Over the weekend, I spent many hours tinkering with my laptop to get it connected to Wifi at home. I’ve gotten nowhere messing around in NetworkManager (even with help from my hubby who knows how to navigate in the Terminal). I was starting to worry that the TRENDnet wireless PC card I bought due to the attraction of hefty rebates would not work with my laptop or Ubuntu in that matter. But all the frustration flew out the door in less than an hour today.
I read that the major leap of Ubuntu 7.04 Feisty Fawn was its excellent wireless networking support in which network roaming makes it possible to connect and disconnect from various dynamically configured networks. Since roaming was the only thing I haven’t tried, I thought I’d give it a shot today. The other element of my success today is Wifi Radar. I don’t remember how I found out about it. I installed it at the beginning of my tinkering but I didn’t know how to use it.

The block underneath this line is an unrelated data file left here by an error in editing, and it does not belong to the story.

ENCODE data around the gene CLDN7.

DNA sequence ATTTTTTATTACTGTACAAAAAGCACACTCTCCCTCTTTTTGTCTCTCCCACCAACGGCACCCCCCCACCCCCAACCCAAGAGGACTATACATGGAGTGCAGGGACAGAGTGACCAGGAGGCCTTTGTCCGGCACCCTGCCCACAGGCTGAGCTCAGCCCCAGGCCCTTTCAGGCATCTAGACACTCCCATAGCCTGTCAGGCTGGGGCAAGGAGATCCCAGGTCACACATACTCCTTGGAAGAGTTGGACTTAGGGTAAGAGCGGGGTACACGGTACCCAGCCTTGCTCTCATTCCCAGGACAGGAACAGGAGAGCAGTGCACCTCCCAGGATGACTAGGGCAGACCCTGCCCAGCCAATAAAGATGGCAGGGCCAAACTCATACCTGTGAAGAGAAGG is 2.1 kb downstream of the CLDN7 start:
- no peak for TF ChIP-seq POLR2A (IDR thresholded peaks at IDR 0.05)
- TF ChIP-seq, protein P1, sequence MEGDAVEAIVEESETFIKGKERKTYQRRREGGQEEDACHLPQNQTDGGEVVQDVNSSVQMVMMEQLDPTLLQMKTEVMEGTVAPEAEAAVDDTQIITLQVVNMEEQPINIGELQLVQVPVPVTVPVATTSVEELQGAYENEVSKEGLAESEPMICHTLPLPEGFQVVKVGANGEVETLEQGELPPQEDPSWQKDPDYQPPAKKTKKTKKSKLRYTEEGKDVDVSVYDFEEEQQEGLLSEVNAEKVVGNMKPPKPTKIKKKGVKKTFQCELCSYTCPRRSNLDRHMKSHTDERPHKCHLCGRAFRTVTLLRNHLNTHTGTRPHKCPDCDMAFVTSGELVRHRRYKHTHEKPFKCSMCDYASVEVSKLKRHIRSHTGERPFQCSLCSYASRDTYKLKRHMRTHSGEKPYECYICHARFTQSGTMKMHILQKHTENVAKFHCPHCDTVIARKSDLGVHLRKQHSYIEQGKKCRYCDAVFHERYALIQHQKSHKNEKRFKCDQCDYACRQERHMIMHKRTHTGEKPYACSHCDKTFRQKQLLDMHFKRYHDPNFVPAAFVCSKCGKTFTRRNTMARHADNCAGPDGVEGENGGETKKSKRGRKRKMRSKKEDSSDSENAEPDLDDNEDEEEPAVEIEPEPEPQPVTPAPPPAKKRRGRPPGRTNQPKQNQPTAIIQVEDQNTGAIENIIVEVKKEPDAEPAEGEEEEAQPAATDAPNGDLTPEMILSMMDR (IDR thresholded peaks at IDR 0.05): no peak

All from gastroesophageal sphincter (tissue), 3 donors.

Anyhow, I decided to enable network roaming and let Wifi Radar to scan for signals. The cool thing about it is that I can see a list of networks and their signal strength in the familiar short-to-tall bar symbol. Most of the networks floating around my house are too weak. They show up in Wifi Radar with zero signal strength. I went back to try my home network and it didn’t work at first. I messed around with the network profile by testing each Wifi Mode down the list (my hubby doesn’t know which mode we’ve got). Midway down the list, I hit jackpot.
I read many frustrated posts in Ubuntu Forums and found no definite solutions over the weekend. The answers were actually right in front of me and I just didn’t know it. It’s not easy to use Ubuntu. However, when you figure out how to get it to work like the rest of the computers out there, it’s super satisfying.